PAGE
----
Patient Wild Woman

Patience, patience, patience.

Patience My weekends since the holiday began have been busy with baking, family time and all those wonderful INDOOR things.  Now, the next few weekends are full of visiting with family and friends.  Don’t get me wrong, I will still hike out on the weekend mornings.  Someplace close by, easy and quick (aka – been there, done that).

I once heard that the secret to being patient is doing something else in the meantime, so I took my family out for a one mile jaunt the other day.  My hubby had a sore back or I would have pushed for more mileage.  Here is our family photo.  I need a selfie stick and dogs that know how to pose for photos .


My long hike on the AT is a few years away, so I am concentrating on getting outside for shorter hikes.  I’m finding it harder to go.  Why?  I know why.  It’s winter, it’s cold, I’m bored.  The short hikes are nice, but I want longer ones!  I want to set up my tent!  I want to cook over my pocket rocket.  I wanna go backpacking in the woods!  Wahhhh!  Okay, that’s out of my system.

This Christmas I received a set of Frogg Toggs rain gear.  Pink jacket, black pants. Love it.  Will I take it with me in 2020 on The Trail?  I dunno.  Maybe? I also received a titanium spork.  Will I take it with me?  Probably. Dunno.  My brother gave me a cute hiker girl ornament for my tree.  I don’t think she’ll make the gear list.

It’s not easy for me to be patient.  Especially when I see others readying their packs for the 2016 thru-hike. (Shout out to my friend, travelshell!) I know it’s not my time yet.  I have a plan.  There are so many places I want to hike first.  So much more experience I need before undertaking such a feat.

So, here I am, cheering all you 2016 thru-hikers on to Maine or Georgia (whichever way to want to go.)  I’ll bring out my notebook, studiously taking down all the how-to’s and do-not-do’s.  I’ll put all your knowledge to work on my thru-hike in 2020.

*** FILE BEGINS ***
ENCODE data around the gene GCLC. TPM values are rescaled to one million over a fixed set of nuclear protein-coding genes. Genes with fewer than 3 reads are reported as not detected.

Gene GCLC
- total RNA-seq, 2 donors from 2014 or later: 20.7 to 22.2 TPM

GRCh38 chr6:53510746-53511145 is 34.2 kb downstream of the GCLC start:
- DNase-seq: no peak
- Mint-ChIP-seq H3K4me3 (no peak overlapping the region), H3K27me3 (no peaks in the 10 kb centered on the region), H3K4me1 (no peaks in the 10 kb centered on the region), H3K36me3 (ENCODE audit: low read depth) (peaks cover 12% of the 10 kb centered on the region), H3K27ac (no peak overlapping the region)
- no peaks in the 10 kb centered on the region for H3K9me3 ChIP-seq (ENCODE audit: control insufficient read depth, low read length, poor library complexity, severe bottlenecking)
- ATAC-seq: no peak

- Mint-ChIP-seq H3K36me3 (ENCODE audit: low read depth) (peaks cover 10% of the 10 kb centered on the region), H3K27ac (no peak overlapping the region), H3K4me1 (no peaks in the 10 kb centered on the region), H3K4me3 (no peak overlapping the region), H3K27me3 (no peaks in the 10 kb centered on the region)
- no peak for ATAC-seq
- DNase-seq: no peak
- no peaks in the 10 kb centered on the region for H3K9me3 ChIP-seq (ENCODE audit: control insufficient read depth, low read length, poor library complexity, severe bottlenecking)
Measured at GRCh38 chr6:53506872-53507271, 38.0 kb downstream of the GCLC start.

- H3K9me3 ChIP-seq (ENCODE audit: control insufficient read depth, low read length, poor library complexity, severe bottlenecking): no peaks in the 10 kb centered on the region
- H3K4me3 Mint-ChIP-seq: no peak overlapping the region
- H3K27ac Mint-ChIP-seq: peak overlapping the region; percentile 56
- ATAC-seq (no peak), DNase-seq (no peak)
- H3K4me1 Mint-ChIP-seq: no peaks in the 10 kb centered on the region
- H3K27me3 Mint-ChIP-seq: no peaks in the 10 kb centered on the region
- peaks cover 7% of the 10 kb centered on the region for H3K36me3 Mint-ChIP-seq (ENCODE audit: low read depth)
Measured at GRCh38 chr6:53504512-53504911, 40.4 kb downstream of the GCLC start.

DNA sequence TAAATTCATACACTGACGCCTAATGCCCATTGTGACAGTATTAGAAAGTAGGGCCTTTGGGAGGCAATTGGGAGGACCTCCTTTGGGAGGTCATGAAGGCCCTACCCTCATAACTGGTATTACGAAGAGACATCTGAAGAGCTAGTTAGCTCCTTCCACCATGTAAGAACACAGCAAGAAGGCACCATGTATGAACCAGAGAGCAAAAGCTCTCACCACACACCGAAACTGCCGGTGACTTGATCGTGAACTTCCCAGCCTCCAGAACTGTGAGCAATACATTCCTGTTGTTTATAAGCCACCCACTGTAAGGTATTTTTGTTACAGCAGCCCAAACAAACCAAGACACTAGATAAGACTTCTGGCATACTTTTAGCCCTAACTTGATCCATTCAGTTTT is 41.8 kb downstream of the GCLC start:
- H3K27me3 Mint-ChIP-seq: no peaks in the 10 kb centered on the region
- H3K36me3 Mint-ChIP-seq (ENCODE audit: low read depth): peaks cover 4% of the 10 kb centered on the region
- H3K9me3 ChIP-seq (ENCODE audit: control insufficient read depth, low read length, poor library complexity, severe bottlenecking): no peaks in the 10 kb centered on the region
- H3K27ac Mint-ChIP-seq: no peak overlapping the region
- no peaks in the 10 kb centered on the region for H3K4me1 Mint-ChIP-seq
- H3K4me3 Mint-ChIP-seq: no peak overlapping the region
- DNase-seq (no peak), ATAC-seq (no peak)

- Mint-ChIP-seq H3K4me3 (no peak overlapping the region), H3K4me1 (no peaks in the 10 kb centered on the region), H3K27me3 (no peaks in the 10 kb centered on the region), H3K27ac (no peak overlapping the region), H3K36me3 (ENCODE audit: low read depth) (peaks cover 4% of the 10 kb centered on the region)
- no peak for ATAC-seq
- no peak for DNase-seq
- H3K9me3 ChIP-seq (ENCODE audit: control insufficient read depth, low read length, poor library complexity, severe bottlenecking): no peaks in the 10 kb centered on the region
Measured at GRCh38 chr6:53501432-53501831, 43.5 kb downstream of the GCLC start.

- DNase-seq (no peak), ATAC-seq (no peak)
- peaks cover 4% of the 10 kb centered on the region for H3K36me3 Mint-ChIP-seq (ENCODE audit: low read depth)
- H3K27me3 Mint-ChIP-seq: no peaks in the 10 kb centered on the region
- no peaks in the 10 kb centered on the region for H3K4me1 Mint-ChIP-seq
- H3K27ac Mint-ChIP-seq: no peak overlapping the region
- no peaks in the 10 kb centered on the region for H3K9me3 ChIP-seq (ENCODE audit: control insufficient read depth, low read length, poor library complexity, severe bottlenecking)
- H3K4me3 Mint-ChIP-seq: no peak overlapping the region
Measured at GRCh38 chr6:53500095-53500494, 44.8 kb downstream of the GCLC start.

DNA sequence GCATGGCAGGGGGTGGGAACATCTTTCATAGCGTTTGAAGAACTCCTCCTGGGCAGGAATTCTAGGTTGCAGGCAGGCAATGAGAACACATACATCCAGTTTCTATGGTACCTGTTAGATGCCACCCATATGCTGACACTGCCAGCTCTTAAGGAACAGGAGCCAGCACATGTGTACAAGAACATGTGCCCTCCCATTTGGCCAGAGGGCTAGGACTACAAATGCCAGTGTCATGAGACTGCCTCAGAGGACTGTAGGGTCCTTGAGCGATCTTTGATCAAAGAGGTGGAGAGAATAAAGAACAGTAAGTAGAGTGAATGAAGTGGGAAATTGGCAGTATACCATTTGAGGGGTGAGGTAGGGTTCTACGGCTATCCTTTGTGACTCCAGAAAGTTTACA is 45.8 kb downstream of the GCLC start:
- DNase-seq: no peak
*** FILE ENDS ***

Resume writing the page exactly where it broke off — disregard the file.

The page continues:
Chasing Waterfalls

I hadn’t worn my boots in over a week.  It’s funny how I began to miss them!  My name was sitting on a “waitlist” for a hike to chase waterfalls in a nearby State Park.  I checked my phone for alerts every half hour hoping my name would be put on the “confirmed” list.  I woke up at 7:00 a.m. the day of the hike and saw that I was finally confirmed.  Enough people had backed out, clearing a spot for me!  Jumping out of bed and scaring the dogs, I hurried to shower and pack my backpack.

The December day was forecast to be in the 60’s and nice.  I was looking forward to being outside and among friends on the trail. Stepping outside it was foggy, damp and dreary – it did not look promising.  Driving to the park it began to sprinkle.  It still felt more like an April day than a December day, so I carried on.

The group was beginning to assemble at the meeting point and it started to rain harder.  People were changing their RSVPs to No every couple minutes and before we knew it, we had only 14 people instead of 25.  The rain was putting sour faces on most of us, but no one backed out.  We all hoped it would stop soon and lucky for us it did.

Fog was still settled below.

We were chasing down a number of waterfalls in the park and since there hadn’t been much rain, except for the little that fell early in the morning, the waterfalls were only trickling.

Our leader, Chuck took us past interesting old ruins of park infrastructure.  IMG_20151213_094706730The park was built in the 30’s and many of the old stone incinerators and mysterious buildings remain.  A few took us a minute to figure out what they might have been used for.  I still don’t know what this large dog house building would be.  It had no floor – only mud, trash and a large pipe running through it.IMG_20151213_101037986